Home Grown Recycling

Community-based recycling projects can work

One of the articles in Global Climate Change (IC#22)
Originally published in Summer 1989 on page 7
Copyright (c)1989, 1997 by Context Institute

No recycling service in your area? Why not start your own? That’s what 12-year-old Ben Sias of Bainbridge Island, WA did. The Winslow Observer of Bainbridge Island (where IN CONTEXT has its offices) reports that Sias is personally responsible for recycling 6,000 pounds of newspaper and other items over the past two years. He goes out on a sort of paper route in reverse to collect neighbors newspapers, and periodically gives them a typed report on his progress.

And Sias is not alone. Island residents Lee and Gail Watson operate the Island’s only recycling center – as a hobby. Collecting newspaper, scrap paper, tin, aluminum, and glass, they pass these recyclable materials on to dealers – but receive not a penny in return.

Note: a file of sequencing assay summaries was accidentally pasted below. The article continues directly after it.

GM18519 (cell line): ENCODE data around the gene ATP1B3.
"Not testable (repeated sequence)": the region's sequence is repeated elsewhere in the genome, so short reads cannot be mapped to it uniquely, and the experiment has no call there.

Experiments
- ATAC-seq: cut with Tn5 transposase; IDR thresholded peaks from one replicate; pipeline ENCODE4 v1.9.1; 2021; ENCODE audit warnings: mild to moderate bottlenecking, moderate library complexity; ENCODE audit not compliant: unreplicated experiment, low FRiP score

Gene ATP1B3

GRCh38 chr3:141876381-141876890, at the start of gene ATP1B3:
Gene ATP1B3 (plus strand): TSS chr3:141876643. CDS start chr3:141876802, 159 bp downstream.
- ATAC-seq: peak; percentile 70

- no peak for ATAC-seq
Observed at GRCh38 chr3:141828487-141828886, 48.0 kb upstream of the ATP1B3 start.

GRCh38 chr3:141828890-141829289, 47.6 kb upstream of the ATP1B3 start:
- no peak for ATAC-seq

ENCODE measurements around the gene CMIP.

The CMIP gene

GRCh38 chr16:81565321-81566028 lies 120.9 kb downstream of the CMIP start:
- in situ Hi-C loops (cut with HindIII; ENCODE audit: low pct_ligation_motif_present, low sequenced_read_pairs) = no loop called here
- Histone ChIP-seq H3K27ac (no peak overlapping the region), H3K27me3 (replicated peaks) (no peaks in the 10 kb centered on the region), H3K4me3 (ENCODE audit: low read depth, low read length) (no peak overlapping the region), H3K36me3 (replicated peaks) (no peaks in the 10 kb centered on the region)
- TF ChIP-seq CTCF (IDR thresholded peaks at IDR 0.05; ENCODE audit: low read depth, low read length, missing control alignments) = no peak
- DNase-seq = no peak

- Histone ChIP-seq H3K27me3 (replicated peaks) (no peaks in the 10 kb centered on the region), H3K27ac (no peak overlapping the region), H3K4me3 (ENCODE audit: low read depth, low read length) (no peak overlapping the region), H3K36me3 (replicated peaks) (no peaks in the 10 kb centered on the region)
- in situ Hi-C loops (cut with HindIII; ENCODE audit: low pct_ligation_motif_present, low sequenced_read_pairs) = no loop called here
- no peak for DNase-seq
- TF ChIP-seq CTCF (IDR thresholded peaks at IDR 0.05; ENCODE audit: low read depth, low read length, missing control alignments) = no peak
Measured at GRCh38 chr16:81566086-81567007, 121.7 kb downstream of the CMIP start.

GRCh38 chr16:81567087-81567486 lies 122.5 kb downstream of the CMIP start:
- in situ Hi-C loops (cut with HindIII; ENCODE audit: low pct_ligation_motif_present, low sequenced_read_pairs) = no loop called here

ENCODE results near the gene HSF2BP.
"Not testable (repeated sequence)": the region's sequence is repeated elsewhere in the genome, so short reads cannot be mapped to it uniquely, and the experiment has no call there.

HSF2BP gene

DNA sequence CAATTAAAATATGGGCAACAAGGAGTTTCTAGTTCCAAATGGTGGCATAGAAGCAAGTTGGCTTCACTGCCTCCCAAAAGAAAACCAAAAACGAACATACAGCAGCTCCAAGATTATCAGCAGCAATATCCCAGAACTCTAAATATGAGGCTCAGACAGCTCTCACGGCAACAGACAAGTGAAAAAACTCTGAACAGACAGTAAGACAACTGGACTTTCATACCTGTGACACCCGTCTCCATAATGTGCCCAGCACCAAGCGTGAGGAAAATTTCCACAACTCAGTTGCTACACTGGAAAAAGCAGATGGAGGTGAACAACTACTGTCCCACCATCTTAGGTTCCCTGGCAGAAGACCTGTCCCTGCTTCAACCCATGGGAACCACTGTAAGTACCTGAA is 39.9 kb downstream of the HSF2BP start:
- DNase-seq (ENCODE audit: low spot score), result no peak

On the other side of the country, the tiny town of Naples, NY (pop. 3,500) was threatened with a crisis by a closing landfill, so they developed a recycling program in a mere three months. How? According to the Nov-Dec, 1989 issue of Biocycle, a Journal of Waste Recycling, they just kept things simple.

Instead of spending big bucks for fancy equipment, they bought a 45′ trailer and fitted it with bins to hold cans, bottles, paper and metals. Then they found a buyer for the separated materials – in the yellow pages of the phone book.

Even the staff of IN CONTEXT has caught the do-it-yourself bug. We recycle vigorously, and I pack all my kitchen waste over from Seattle to Bainbridge Island as compost for co-worker Kari Berger’s garden. Sure, it stinks up my backpack sometimes. But the vegetables I get back will be worth it.

Do NOT follow this link or you will be banned from the site!